Adam Kapinkoff is excited.

The general manager of the Ark Group is excited about the next stage of Covid-19 restriction wind backs. He’s excited for the 220 staff members employed across the group at venues such as Market Grounds, The Galway Hooker and The Peach Pit. But most of all, he’s excited about what this weekend will mean for a public that’s been asked to stay at home for almost three months in a bid to keep Covid-19 at bay.

“The community has had a tough couple of months,” he says. “The fact that they can go back out and relax, socialise and enjoy other people’s company in an environment with a little bit of atmosphere – it’s going to be cool to witness.”

From Saturday June 6, restaurants, bars and cafes in Western Australia can welcome up to 100 patrons as the state moves to phase three of its Covid-19 restriction wind backs: a fivefold increase from the 20-person capacity trialled during phase two, which launched on May 18. Venues with multiple areas and adequate floor space will be allowed to host up to 300 guests.

Additionally, guests will be able to order alcohol without buying a meal, and venue capacities will be based on a density of one person per two square metres: a considerable relaxation from the previous density of one person per four square metres. In short, hospitality and the arts in Western Australia are slowly returning to – quote-unquote – normal.

“[Being able to seat] 20 people was great, but there was no atmosphere,” says Kapinkoff who eased back into things by reopening some of the group’s smaller venues. The combined capacity across Ark’s venues is 2500 people. “It works out that most venues will be around 50 per cent capacity, which is an amazing result considering where we could be. Mark McGowan has done the industry a solid. The state and the federal governments managed Covid-19 so well that we’re reopening quicker than we anticipated and with a pretty decent set of restrictions. We didn’t think we’d go to one guest per two square metres and 100 per area.”

Kapinkoff’s thoughts encapsulate the guarded optimism of many larger hospitality operators as they make final preparations for Saturday’s reopening. While Clint Nolan of Lavish Habits has reopened some of the group’s smaller venues – La Cholita, Alabama Song and Joe’s Juice Joint – this weekend sees the group reboot Henry Summer, its sprawling outdoor “wine and cocktail garden” in Northbridge. Although space won’t be an issue – the venue has capacity for 1000 – the need for guests to be seated and the absence of a dance floor means Nolan and his team can’t give Perth the complete Henry Summer experience just yet.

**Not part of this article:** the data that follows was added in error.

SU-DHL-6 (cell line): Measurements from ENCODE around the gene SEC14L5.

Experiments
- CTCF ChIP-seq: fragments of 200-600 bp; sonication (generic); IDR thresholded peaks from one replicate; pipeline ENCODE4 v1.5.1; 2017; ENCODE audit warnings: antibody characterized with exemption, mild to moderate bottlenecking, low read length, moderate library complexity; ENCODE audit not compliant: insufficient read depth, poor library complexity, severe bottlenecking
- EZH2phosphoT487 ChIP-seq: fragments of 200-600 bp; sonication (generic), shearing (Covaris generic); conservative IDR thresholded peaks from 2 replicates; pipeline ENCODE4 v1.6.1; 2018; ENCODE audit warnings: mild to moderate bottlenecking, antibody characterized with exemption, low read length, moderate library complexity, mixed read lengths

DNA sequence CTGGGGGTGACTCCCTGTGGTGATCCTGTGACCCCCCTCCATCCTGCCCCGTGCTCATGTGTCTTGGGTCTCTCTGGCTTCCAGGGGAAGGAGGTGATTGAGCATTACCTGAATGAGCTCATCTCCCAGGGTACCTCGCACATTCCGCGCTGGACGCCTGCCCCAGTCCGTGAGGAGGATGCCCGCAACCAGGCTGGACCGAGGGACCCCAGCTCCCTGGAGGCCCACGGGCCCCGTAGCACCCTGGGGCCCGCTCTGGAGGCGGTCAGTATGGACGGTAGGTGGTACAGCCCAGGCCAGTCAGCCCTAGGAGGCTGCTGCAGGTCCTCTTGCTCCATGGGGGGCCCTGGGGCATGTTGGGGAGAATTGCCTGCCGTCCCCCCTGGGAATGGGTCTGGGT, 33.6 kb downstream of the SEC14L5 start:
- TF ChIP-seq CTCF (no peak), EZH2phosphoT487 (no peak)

“I just want to make sure the public are really open to going out,” says Nolan. “It’s a funny time with the rules, and you have to abide by the rules because we don’t want this to flare up again. The onus is on us to control the crowd in a way they’re not used to being controlled, such as only allowing 100 people in each area. There’s a lot of labour involved in maintaining that.”

Like many operators, Nolan is excited about being able to give staff more hours. He cites having to stand down close to 90 staff members via Facetime (Nolan: “That’s not how I would have liked to have done that”) as a particularly low point. Even worse was having to let go of overseas workers not covered by Jobkeeper and Jobseeker payments.

“We’re getting them back in first and foremost to try to get them working in some capacity, even if it’s limited hours,” he says.

In addition to allowing restaurants, bars and cafes to seat more guests, phase three restrictions will also give hotels such as State Buildings and Crown Towers the green light to start reopening venues. (In phase two, hotels – regardless of the number of individual venues inside – could serve 20 guests total). At the Pan Pacific – one of the hotels seconded as part of the state government’s 14-day quarantine requirements for interstate and international travellers – general manager Rob Weeden and his management team have had to rethink aspects of the hotel’s food and beverage offering to comply with new health regulations. Covid-19, according to Weeden, “has killed the buffet and minibar.” In future, guests will be served breakfast in Bar Uma, the hotel’s ground-floor lobby bar, and each meals will be served – in a neat nod to ’80s-style dining – under a cloche.

While Weeden is enthusiastic about implementing these new changes, as well as continuing initiatives such as selling bacon and egg rolls to raise money for homeless West Australians, he’s most excited about getting the 486-room hotel back up to speed.

“We’ve been fortunate to be a little bit busy and have guests stay at the hotel [during lockdown], but it’s not enough to sustain a hotel the size of the Pan Pacific,” says Weeden. “To put it in sports terms, we’ve been training but we’re not match fit. That’s what we’re currently going through now.”

Of course, that doesn’t mean Weeden isn’t thinking of the bigger picture – not least the day when interstate and international travellers will be allowed back into Western Australia.

“The [hard] border going down is going to be the biggest game changer,” he says. “We have a lot of corporate travellers stay with us and they don’t eat breakfast, lunch and dinner in our hotel. They’ll grab coffee and a muffin from a cafe, and they’re meeting with colleagues for dinner at different restaurants and bars. To have the Pan Pacifics and the Westins and the Hiltons and the Intercontinentals open provides so much business for restaurants and bars in the city. As a city we desperately need it to happen.”